America's two leading commercial aircraft makers charge they were threatened with loss of future sales if they pursued complaints of unfair trade by Airbus Industrie, a European government-financed consortium that is building competing planes.

The charges of coercion, given in congressional testimony Tuesday, sparked a request yesterday by Reps. James J. Florio (D-N.J.) and Howard C. Nielson (R-Utah) for a government investigation to determine if the threats cost U.S. sales and violate international trade rules.

The Senate Thursday night approved an amendment to its massive trade bill aimed at the government subsidies to the Airbus consortium. The provision was sponsored by Sens. Brock Adams (D-Wash.) and John C. Danforth (R-Mo.), where Boeing Co. and McDonnell Douglas Corp. are headquartered.

McDonnell Douglas urged a go-slow position in February when the Reagan administration was considering the possibility of trade sanctions against Airbus for its heavy government subsidies and its use of official government pressure to sell planes. The McDonnell Douglas stance angered U.S. trade officials and congressmen who had been pressing for action at the company's request.

Reports circulated at the time that McDonnell Douglas acted under pressure from European customers, including national airlines controlled by the same governments that are part of the Airbus consortium: France, Britain, West Germany and Spain.

James E. Worsham, a vice president of McDonnell Douglas, confirmed the pressure under questioning by Florio at the House Commerce subcommittee hearing Tuesday.

"There have been some comments," he said, "that it would be difficult for some of the international airlines to select McDonnell Douglas' product with us having a very, very high profile at that immediate time."

O.M. (Rusty) Roetman, a Boeing vice president, acknowledged that his company also felt pressure from customers not to push unfair trade cases against Airbus. Florio asked if the threats included either the "denial of future contracts . . . or cancellation of existing contracts.

"There has been pressure from certain of our customers, who have asked us not to take too high a profile, to let this thing run its course," Roetman replied. "We don't believe it is in our best interests to {take a low profile} over an extended period of time."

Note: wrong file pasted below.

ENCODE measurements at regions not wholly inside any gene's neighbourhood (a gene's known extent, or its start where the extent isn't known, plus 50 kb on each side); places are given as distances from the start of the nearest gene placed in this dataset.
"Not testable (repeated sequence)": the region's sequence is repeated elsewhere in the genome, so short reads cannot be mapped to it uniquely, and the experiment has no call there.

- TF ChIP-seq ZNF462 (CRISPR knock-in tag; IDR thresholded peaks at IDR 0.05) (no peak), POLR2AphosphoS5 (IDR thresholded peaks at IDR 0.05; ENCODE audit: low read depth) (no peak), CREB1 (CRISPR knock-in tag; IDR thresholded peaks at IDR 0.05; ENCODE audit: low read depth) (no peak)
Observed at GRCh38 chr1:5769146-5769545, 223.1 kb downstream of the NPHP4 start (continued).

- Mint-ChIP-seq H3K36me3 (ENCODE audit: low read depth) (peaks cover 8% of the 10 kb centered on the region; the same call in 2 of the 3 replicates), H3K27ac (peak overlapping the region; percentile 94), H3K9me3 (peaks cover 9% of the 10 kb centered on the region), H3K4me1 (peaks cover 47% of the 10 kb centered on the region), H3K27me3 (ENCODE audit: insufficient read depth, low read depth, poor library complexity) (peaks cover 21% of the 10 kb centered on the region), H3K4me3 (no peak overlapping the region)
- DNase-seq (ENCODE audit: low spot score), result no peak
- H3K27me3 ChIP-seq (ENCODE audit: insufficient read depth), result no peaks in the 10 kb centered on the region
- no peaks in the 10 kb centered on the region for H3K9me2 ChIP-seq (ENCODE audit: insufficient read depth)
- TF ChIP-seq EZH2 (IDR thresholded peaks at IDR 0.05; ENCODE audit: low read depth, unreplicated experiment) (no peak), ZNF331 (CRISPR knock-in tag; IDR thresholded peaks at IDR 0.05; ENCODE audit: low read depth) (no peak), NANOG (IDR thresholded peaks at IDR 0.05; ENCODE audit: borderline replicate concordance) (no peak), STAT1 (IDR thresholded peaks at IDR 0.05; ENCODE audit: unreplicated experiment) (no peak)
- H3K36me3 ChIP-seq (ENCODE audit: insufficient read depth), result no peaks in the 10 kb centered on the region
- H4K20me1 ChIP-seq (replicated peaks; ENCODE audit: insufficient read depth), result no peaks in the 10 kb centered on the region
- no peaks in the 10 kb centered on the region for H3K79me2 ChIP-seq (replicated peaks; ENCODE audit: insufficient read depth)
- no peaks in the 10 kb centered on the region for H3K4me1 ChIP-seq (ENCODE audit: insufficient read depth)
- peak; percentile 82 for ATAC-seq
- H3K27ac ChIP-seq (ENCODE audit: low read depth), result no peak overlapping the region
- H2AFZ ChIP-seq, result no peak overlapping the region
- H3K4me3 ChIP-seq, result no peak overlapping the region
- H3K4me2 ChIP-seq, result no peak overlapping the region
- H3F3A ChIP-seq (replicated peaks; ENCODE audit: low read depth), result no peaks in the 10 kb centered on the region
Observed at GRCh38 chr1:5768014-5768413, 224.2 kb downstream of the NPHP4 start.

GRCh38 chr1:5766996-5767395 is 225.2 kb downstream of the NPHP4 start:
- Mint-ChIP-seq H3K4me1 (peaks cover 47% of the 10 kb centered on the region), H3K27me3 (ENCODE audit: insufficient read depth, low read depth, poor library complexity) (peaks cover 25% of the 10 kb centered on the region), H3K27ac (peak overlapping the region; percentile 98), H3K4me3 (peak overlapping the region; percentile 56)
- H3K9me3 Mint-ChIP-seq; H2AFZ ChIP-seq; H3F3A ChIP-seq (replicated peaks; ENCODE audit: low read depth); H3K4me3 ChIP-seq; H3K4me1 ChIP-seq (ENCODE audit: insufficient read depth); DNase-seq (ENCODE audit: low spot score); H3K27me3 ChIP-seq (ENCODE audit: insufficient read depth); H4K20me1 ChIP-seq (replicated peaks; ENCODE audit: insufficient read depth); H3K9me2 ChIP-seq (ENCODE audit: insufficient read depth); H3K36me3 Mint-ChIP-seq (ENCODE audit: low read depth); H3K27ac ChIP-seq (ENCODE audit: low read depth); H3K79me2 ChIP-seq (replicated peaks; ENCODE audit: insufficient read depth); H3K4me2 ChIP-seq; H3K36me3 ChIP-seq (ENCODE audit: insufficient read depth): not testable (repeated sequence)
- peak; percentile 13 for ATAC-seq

Nonetheless, he added that further involvement by Boeing in an unfair trade complaint against Airbus could make it, "in some markets, very difficult to continue to sell at the volume we have been selling."

Ranking administration trade officials said the dispute with Western European nations over their heavy government funding is growing into "an enormous controversy" that "is going to be very nasty."

The officials said it involves huge sums of money, one of the few American industries that remains an export leader, and the Europeans' determination to become a factor in the commercial aircraft business, no matter what it costs their governments.

"In the next few weeks, the government will have to decide how much of a hassle this will be," the official said. He added that the Cabinet-level Economic Planning Council will be meeting on the issue soon.

Administration trade officials and the domestic aircraft industry complain that the governments of Britain, France, West Germany and Spain have supported Airbus with $8 billion in subsidies for almost 20 years and the consortium has never made a profit.

"As an economic rule, subsidized production and competition unfairly {puts at a disadvantage} companies attempting to compete on purely commercial terms and creates uneconomic excess capacity at great expense to taxpayers," Deputy U.S. Trade Representative Michael B. Smith told the Florio subcommittee.

"It is in trade terms just as protectionist and distorting as other, more classic protectionist measures."

Administration sources said they have information that the governments supporting Airbus have directly intervened with foreign airlines, often using landing rights or aid as bait to get international airlines to buy their planes instead of Boeing or McDonnell Douglas products.